Raphael Emportu writes "BBC news is reporting that rocky planets, possibly with conditions suitable for life, may be more common than previously thought in our galaxy, a study has found. New evidence suggests more than half the Sun-like stars in the Milky Way could have similar planetary systems. There may also be hundreds of undiscovered worlds in outer parts of our Solar System, astronomers believe. Future studies of such worlds will radically alter our understanding of how planets are formed, they say."
crosshatch brings us news out of Purdue University, where researchers are developing a radiation detection system that would rely on sensors within cell phones to locate and track potentially hazardous material. From the Purdue news service: "Such a system could blanket the nation with millions of cell phones equipped with radiation sensors able to detect even light residues of radioactive material. Because cell phones already contain global positioning locators, the network of phones would serve as a tracking system, said physics professor Ephraim Fischbach. 'The sensors don't really perform the detection task individually,' Fischbach said. 'The collective action of the sensors, combined with the software analysis, detects the source. Say a car is transporting radioactive material for a bomb, and that car is driving down Meridian Street in Indianapolis or Fifth Avenue in New York. As the car passes people, their cell phones individually would send signals to a command center, allowing authorities to track the source.'"
Several readers sent us the story of three high school sophomores in Racine, Wisconsin who were just notified that a celestial body they had discovered during a science project has been verified as an asteroid. The students at Racine's Prairie School will be given the opportunity to name the asteroid in about four years. They used a telescope in New Mexico, belonging to a college in Michigan, that they controlled over the Net.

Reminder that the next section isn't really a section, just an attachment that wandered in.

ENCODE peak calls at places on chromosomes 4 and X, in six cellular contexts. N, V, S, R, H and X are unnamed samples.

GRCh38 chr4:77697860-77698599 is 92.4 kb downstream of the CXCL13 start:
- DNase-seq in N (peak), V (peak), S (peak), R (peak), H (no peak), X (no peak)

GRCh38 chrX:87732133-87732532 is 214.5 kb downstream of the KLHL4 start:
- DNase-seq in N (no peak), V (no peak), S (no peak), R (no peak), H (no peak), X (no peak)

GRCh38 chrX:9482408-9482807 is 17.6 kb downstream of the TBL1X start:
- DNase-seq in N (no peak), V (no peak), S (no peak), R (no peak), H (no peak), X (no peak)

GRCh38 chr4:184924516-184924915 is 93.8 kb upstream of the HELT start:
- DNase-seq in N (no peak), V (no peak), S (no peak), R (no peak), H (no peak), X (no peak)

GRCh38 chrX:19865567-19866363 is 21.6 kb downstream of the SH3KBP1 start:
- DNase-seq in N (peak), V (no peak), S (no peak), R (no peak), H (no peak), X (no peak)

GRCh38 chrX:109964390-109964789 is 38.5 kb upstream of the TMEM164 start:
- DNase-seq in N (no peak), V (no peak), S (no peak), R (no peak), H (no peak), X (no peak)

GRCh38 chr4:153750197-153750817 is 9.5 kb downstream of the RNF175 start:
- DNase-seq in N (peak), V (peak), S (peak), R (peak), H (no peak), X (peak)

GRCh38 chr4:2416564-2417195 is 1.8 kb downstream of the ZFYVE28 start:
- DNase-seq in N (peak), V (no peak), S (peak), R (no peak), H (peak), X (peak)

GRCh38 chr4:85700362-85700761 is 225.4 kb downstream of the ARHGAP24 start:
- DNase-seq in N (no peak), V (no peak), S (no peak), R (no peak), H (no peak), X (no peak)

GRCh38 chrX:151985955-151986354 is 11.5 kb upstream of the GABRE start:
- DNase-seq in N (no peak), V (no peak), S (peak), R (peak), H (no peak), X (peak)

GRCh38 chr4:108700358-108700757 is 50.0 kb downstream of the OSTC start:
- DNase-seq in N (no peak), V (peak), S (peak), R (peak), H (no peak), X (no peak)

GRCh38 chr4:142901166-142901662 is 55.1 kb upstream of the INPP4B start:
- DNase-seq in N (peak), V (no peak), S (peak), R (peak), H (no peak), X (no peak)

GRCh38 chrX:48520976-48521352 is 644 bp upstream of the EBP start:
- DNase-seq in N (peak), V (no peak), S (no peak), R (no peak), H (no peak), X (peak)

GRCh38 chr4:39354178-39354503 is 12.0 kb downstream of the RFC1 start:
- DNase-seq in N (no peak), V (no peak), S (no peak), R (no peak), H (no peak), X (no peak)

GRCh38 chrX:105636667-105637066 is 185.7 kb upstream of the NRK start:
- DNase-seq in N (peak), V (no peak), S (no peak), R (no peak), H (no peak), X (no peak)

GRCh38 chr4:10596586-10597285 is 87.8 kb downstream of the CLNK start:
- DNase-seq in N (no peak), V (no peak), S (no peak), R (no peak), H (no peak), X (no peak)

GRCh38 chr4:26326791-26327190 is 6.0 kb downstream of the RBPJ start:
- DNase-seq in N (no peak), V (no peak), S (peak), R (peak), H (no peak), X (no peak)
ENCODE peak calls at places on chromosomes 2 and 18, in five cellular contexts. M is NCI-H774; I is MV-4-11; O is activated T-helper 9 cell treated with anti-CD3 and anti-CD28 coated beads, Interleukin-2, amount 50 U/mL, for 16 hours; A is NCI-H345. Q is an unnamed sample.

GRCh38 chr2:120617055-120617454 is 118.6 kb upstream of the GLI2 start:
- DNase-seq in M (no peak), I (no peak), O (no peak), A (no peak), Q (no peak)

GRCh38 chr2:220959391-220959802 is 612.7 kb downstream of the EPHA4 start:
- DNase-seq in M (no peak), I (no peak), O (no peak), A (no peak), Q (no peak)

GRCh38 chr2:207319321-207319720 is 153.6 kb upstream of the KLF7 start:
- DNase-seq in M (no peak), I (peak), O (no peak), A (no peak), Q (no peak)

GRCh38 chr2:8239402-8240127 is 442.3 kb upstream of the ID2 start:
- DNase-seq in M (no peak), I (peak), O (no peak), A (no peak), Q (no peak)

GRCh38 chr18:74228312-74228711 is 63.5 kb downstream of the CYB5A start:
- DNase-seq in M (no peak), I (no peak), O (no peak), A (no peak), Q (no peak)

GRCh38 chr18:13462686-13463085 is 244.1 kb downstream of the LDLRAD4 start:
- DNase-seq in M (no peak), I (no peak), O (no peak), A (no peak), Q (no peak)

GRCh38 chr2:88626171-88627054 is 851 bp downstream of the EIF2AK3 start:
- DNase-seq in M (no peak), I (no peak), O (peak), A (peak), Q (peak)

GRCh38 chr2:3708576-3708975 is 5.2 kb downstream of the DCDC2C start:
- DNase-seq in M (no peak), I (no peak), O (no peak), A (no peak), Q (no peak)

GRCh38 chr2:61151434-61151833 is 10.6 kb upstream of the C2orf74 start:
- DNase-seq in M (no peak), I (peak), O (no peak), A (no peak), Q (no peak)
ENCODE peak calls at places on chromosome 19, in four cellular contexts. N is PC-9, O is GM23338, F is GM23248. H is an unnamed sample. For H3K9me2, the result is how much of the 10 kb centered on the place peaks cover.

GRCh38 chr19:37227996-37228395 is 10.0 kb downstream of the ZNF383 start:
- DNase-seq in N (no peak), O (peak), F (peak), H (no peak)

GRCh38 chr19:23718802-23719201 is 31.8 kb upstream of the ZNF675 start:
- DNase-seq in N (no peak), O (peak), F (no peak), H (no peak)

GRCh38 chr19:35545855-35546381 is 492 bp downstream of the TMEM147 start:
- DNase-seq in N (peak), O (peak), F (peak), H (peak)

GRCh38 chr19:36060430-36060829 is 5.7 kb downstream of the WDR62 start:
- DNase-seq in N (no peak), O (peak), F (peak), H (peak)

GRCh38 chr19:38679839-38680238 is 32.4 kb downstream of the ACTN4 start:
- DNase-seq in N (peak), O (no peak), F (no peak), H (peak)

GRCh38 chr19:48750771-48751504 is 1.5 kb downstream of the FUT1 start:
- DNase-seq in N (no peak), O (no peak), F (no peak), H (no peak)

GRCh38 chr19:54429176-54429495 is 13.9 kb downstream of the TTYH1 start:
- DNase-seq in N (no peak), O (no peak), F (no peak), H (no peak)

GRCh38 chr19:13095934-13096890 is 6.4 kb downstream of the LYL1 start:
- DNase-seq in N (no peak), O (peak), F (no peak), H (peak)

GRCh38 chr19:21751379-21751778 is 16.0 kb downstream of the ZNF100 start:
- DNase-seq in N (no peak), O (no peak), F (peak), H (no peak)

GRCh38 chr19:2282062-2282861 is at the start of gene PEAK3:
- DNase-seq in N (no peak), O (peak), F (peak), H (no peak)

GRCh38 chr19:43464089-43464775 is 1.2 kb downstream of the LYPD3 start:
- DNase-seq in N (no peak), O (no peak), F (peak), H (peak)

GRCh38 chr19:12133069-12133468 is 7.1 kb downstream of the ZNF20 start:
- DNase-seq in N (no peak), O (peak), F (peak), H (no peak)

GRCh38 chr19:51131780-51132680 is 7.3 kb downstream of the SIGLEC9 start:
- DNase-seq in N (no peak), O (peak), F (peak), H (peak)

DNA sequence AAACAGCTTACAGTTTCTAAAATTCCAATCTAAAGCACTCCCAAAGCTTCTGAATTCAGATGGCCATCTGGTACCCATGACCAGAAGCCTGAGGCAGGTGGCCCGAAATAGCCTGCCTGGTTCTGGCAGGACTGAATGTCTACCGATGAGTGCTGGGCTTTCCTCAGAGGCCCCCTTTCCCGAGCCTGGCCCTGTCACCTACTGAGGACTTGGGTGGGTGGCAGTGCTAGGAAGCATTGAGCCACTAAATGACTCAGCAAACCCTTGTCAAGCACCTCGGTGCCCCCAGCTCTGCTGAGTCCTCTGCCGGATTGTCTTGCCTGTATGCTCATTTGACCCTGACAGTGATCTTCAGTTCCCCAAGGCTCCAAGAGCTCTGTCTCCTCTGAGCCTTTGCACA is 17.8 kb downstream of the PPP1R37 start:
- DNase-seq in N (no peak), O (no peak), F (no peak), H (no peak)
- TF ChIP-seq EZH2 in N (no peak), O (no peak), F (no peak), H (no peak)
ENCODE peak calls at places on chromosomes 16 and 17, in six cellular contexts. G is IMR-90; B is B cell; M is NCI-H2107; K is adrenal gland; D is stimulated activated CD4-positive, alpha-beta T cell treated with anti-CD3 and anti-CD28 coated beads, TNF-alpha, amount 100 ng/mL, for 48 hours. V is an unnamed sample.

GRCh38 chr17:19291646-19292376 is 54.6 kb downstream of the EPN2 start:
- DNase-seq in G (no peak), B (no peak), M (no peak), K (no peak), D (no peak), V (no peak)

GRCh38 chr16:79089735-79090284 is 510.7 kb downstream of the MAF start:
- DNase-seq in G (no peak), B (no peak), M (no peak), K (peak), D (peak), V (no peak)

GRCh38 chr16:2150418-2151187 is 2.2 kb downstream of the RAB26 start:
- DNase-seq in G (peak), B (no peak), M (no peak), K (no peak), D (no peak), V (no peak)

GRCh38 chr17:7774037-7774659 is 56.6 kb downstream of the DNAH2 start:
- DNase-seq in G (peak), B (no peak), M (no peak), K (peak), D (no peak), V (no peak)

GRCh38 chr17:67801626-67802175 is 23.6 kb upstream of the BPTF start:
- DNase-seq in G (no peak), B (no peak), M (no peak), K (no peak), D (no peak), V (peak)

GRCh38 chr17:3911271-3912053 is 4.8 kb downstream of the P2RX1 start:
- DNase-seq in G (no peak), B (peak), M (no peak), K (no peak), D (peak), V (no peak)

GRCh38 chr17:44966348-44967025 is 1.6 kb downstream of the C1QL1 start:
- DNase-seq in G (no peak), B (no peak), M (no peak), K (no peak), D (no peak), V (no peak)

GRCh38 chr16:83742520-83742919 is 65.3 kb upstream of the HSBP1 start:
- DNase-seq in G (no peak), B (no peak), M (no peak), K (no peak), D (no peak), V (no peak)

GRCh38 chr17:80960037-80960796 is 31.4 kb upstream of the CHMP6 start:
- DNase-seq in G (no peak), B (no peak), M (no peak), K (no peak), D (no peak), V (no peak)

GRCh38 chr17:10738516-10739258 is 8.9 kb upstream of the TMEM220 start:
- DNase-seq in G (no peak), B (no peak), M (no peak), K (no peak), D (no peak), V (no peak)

An anonymous reader writes "In a developing story, registrar Network Solutions has been caught front-running domain names. Any domain names searched via NSI's whois are being immediately purchased by the registrar, thereby preventing a registrant from purchasing the domain at any other registrar. There are multiple reports of this practice over at DomainState.com." Update: 01/09 01:58 GMT by KD : shashib writes to let us know that NSI has issued a response to the accusations of front running.
theodp writes "Traditionally, comics have been by, for and about men. But more and more women are breaking into the traditional boys' club. Beginning with Wonder Woman #14, the superhero's tale is being told by Gail Simone. It's a break from nearly 66 years of being written for the most part by men. '[Her work as a blogger] led to a writing job for the all-female comic 'Birds of Prey' for DC--which became a short-lived, live-action TV series--and in turn won her the "Wonder Woman" job. Simone says she sees a change since she wrote her refrigerator rant 10 years ago. 'At that time, the trend was towards grim stories where female characters were killed,' she says. 'We only had a handful of female characters to look up to. Today we're not seeing those stories so much.'"
terrymaster69 writes "The New York Times reports that the National Academy of Sciences has just published their third book outlining guidelines for the teaching of evolution. 'But this volume is unusual, people who worked on it say, because it is intended specifically for the lay public and because it devotes much of its space to explaining the differences between science and religion, and asserting that acceptance of evolution does not require abandoning belief in God.'"
martyros writes "Researchers at the Baylor College of Medicine are performing clinical trials of a vaccine that teaches the immune system to attack cocaine, preventing it from giving a high. The vaccine is made by attaching inactivated cocaine molecules to the outside of inactivated cholera proteins. When the immune system attacks the cholera proteins, it also 'learns' the cocaine molecules as well. The result is that the immune system 'recognizes the potent naked drug when it's ingested. The antibodies bind to the cocaine and prevent it from reaching the brain, where it normally would generate the highs that are so addictive.'" An earlier story from The Star notes that human trials for vaccines against both cocaine and nicotine are well under way.